Bertha Palmer

By Janet Scherberger

Businesswoman, developer (Venice)

Years: 1848–1918

Remembered for: She contributed significantly to the development of the Tampa Bay region, from Sarasota to Temple Terrace, in part by advocating for expansion of the railroad lines. She also introduced groundbreaking cattle ranching techniques.

Why you should know her:

The widow of millionaire Potter Palmer, founder of the famed Palmer House Hotel in Chicago, Bertha moved to the Sarasota area in 1910 after her husband’s death in 1902.

She was 61 when she relocated here, and proved to be a brilliant business woman. She more than doubled her $8 million inheritance, with a real estate empire and farming and ranching operations that revolutionized the cattle and hog industries. She convinced the Seaboard Air Railroad Line to extend its lines south of Sarasota to spur economic development in the region.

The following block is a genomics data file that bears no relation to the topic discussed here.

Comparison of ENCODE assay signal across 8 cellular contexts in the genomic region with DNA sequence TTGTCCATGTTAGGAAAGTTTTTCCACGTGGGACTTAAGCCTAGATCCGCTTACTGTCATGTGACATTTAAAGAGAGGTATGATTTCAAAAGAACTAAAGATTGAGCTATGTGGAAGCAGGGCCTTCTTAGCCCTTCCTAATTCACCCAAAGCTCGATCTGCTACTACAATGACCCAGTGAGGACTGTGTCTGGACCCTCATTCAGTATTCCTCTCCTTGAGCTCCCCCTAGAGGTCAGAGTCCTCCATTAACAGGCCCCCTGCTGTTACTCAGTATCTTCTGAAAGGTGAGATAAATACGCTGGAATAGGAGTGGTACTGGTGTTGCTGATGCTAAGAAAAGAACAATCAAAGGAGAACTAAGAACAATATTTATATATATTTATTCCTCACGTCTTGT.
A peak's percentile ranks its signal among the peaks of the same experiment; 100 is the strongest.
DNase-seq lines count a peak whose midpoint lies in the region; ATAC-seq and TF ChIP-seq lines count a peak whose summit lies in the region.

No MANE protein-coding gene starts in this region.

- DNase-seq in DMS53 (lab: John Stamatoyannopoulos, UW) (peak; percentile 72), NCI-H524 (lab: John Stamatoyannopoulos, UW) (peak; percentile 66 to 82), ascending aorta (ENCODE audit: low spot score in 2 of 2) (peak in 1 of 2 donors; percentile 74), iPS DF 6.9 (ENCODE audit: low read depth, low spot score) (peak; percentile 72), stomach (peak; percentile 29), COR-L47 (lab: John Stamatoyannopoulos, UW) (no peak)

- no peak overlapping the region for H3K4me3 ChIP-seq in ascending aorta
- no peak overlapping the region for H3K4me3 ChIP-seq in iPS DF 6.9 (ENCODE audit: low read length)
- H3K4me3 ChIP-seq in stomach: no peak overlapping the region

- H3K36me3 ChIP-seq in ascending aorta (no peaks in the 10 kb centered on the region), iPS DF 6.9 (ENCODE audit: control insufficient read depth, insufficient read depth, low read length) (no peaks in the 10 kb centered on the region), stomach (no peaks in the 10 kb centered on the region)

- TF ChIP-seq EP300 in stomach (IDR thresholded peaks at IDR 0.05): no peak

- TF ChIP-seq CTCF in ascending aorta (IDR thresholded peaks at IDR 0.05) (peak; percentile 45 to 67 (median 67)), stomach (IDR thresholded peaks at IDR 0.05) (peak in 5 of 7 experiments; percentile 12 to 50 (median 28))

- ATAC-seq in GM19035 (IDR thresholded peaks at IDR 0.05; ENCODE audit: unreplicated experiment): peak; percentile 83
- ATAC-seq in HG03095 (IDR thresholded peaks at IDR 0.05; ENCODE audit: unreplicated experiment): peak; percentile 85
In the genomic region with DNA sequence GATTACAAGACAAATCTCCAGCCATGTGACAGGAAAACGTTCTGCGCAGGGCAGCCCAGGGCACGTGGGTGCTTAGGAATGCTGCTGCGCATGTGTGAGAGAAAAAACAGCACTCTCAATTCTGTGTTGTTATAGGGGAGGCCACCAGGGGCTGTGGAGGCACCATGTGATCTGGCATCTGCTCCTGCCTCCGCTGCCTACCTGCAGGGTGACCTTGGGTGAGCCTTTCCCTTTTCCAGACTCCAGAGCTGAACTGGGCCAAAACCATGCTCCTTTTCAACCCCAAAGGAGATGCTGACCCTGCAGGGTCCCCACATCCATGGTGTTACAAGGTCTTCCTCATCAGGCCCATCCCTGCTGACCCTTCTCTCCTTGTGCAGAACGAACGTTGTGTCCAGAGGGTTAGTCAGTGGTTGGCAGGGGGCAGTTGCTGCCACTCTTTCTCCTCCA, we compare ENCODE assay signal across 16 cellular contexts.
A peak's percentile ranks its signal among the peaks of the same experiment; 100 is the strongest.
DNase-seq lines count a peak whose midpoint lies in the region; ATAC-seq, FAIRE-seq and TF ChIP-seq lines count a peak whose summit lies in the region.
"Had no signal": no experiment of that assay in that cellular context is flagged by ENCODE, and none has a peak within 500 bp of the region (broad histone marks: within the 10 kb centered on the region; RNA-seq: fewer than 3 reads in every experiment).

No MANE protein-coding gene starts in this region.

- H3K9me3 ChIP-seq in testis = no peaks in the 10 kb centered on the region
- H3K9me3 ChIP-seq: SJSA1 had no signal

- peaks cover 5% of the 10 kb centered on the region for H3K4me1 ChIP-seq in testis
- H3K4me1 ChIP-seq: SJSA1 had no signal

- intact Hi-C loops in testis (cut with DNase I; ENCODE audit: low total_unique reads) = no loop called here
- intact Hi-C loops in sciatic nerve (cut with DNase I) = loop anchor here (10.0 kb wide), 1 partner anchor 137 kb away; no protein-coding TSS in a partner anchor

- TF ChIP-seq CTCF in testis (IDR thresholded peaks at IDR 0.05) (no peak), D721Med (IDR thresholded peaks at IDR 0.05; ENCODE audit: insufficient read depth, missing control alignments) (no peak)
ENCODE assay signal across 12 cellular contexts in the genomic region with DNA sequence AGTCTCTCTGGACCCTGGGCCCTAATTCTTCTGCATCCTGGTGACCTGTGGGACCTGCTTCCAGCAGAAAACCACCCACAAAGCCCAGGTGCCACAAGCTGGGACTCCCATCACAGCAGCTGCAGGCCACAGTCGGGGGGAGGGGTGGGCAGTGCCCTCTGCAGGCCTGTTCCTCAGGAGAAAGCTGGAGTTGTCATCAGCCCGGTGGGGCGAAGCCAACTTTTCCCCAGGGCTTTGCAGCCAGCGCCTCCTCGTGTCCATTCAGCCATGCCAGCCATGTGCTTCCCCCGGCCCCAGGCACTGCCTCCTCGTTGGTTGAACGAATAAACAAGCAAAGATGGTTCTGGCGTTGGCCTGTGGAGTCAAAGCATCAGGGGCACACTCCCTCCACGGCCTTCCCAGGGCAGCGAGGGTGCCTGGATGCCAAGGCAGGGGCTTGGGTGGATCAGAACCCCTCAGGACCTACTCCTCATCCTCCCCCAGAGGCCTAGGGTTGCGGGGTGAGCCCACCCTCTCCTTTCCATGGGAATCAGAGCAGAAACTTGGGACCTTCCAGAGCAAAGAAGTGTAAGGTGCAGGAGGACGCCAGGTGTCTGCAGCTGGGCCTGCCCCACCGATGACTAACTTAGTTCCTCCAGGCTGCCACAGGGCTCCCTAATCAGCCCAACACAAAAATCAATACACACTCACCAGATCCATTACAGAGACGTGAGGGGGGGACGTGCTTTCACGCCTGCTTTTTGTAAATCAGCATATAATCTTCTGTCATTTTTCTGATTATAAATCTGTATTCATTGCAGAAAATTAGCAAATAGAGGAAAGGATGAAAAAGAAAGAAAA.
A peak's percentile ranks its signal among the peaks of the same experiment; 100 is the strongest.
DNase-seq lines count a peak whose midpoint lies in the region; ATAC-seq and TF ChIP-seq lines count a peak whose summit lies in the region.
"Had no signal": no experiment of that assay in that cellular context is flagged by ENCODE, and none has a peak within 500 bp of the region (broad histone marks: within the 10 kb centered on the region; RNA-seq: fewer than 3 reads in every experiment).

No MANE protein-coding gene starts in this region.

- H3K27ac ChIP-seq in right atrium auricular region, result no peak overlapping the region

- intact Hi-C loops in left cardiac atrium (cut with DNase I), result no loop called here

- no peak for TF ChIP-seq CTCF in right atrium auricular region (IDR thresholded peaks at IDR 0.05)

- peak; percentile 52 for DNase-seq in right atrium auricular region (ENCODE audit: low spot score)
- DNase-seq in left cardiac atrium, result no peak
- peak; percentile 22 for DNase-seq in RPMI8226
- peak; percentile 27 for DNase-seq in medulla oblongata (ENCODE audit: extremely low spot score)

Her holdings included more than 100,000 acres on the west coast of Florida, which now holds such cities as Temple Terrace and Sarasota. But she also had an interest in preservation. She kept much of the native vegetation on her Florida estate, adapting her lavish landscaping to the environment and protecting the ancient shell mounds. Her interest in preservation means people can still enjoy the property she owned in its natural condition at places like Myakka River State Park and Historic Spanish Point, which was the first site in Sarasota County to be listed in the National Register of Historic Places.

Featured imageBertha Palmer